This past Saturday was the opening day of archery season here in northeast FL.
I took my oldest son, Trent, out with me for the first hunt of the year.
Earlier in the summer I had placed some corn out on this particular piece of property and had several deer on camera, including a small buck.
We sat on stand for a couple of hours and did not see any deer. In fact, the corn that the deer had been devouring just over a month ago was now sitting un-eaten. (Hunting over corn is legal on private land in FL.)
It was very obvious to me that the deer had changed food sources.
We even saw several squirrels during our sit that morning and not a single one of them were eating corn, they were all devouring acorns from a nearby oak tree.
My guess is that this is what all the deer were doing as well. Close to this property are several large oak hammocks and my plan is to move a stand into one of these hammocks very shortly.
I am beginning to see acorns falling everywhere and I am confident that the deer are gorging themselves on these little nuggets of goodness. Deer seem to prefer acorns to just about any other food source if they are available in any measurable quantity.
Over the past two seasons the highest concentrations of deer that I have seen have been in areas loaded with acorns.
In fact, every single deer that I have harvested in FL so far has had its stomach full of acorns when I field-dressed it.
I don’t know what it is about the acorn that makes it so desirable to a deer but I am not going to ask a lot of questions, I am just going to let the acorns lead me to the deer.
This Saturday my dad and I are headed to a nearby State Forest to participate in a quota hunt that we drew for.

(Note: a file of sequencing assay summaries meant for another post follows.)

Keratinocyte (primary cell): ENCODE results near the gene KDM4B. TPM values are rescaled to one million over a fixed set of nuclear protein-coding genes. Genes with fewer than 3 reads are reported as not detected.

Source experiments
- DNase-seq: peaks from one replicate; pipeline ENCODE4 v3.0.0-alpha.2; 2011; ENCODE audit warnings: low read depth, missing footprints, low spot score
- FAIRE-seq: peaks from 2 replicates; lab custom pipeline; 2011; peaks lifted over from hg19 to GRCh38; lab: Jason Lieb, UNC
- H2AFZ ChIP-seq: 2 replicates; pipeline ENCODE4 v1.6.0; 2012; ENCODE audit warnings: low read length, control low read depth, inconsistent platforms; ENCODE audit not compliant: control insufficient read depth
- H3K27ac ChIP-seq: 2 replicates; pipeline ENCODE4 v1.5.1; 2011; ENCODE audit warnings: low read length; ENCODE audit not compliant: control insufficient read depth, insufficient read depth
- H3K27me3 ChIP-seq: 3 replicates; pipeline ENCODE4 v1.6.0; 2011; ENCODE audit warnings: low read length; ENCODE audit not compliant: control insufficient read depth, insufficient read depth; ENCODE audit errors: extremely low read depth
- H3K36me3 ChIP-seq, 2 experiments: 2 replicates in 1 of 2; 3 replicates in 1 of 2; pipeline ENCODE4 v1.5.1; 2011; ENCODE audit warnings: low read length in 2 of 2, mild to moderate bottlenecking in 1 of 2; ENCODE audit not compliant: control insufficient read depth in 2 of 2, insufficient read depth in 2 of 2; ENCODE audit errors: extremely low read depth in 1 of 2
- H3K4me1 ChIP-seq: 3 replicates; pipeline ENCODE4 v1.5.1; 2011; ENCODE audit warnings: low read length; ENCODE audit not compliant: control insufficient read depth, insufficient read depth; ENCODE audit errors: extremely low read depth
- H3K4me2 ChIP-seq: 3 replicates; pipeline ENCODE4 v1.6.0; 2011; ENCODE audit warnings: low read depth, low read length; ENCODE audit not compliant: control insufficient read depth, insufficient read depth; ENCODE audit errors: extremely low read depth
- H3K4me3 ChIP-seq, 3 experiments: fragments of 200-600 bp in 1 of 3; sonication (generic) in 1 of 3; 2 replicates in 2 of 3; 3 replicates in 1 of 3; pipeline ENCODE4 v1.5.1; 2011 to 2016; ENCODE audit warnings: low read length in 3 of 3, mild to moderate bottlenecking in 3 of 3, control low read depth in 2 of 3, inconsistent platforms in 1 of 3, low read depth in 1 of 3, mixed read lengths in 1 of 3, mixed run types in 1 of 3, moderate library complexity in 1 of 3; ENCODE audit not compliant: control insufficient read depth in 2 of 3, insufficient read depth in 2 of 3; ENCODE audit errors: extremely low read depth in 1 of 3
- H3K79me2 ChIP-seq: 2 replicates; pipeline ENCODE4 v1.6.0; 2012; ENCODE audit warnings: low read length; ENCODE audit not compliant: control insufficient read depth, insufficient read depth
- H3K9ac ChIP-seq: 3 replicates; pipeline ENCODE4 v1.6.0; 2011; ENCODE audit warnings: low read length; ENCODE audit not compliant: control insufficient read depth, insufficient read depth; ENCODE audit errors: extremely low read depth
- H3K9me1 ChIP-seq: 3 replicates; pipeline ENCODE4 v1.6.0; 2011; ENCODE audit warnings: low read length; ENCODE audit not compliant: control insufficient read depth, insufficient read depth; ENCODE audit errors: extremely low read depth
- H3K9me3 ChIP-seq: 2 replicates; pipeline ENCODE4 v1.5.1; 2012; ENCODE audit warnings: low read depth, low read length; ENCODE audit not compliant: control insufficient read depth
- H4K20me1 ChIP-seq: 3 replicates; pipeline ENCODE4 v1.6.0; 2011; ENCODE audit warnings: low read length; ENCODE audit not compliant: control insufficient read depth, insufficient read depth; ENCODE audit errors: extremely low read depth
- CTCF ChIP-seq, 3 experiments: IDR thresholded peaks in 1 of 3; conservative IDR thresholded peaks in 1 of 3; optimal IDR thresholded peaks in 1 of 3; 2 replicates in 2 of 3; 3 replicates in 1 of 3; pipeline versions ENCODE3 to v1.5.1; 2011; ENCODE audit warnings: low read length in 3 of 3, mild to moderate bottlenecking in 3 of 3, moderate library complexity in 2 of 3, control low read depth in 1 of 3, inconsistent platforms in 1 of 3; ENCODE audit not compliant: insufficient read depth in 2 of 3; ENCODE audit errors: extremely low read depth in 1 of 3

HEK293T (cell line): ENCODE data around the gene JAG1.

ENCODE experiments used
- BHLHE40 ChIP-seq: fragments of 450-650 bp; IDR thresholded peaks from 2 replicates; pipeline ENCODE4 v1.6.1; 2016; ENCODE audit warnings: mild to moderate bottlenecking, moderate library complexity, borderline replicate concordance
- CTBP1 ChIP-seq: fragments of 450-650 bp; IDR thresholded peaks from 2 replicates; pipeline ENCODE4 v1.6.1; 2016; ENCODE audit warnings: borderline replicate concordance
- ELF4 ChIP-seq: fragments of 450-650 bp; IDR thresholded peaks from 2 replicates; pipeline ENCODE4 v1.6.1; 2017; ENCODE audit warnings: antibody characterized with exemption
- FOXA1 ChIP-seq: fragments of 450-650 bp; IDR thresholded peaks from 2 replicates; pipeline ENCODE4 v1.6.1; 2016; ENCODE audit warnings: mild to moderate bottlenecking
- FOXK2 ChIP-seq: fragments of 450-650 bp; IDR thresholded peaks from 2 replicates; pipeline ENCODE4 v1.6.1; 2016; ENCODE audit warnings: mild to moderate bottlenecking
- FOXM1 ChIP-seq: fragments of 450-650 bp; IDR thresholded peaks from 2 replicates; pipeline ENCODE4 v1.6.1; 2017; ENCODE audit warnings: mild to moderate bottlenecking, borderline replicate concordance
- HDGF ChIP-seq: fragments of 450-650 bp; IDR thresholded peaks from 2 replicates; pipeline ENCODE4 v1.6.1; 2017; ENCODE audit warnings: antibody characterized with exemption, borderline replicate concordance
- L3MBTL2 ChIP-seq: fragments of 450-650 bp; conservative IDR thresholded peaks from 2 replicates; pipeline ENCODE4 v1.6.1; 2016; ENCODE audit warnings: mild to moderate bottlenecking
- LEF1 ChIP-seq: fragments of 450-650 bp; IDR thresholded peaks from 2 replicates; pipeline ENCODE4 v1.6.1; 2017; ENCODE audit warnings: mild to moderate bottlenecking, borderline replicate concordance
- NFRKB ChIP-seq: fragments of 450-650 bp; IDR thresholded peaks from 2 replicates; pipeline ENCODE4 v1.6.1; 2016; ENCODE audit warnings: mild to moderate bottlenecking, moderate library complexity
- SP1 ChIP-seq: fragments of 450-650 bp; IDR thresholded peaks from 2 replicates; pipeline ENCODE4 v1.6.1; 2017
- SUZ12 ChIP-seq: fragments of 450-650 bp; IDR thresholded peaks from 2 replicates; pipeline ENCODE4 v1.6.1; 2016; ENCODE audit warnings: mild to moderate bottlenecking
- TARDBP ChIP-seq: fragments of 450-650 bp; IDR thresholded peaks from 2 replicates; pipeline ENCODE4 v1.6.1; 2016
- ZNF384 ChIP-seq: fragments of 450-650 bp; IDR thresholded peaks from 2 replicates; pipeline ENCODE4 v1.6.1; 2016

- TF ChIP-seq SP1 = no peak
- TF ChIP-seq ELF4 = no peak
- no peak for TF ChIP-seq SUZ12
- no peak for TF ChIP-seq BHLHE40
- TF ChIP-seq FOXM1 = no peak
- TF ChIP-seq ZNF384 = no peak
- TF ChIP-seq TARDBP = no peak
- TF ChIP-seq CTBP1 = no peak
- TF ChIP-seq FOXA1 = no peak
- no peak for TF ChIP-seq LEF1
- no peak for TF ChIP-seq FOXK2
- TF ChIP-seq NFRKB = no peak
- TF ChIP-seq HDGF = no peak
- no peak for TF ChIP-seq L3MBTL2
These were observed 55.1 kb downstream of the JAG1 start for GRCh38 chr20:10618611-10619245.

We have several stands sites that we have been developing over the past couple of years.
There are two spots in particular that we are eager to hunt. They are both located right in the midst of nothing but acorn trees.
However, unless something changes the wind is not looking favorable for either of these sites.
This is the advantage of doing lots of scouting and picking out multiple stand locations for various wind directions.
We do have two alternate locations that will work for the wind direction being forecasted.
Weather and wind direction are items outside of our ability to control so we will just have to make do with what God gives us weather-wise that day.
We will keep you updated on every detail of our hunt. We have from Saturday through Tuesday to hunt this area so maybe at least one day the wind will turn so that we can get into our prime spots.
No matter what, I guarantee you that we will be hunting close to the acorns this time of year.
Question: How do acorns factor into your hunting strategy? What is the acorn crop looking like in the state/region that you hunt in? Please leave a comment below or by clicking here.
Keep It Simple,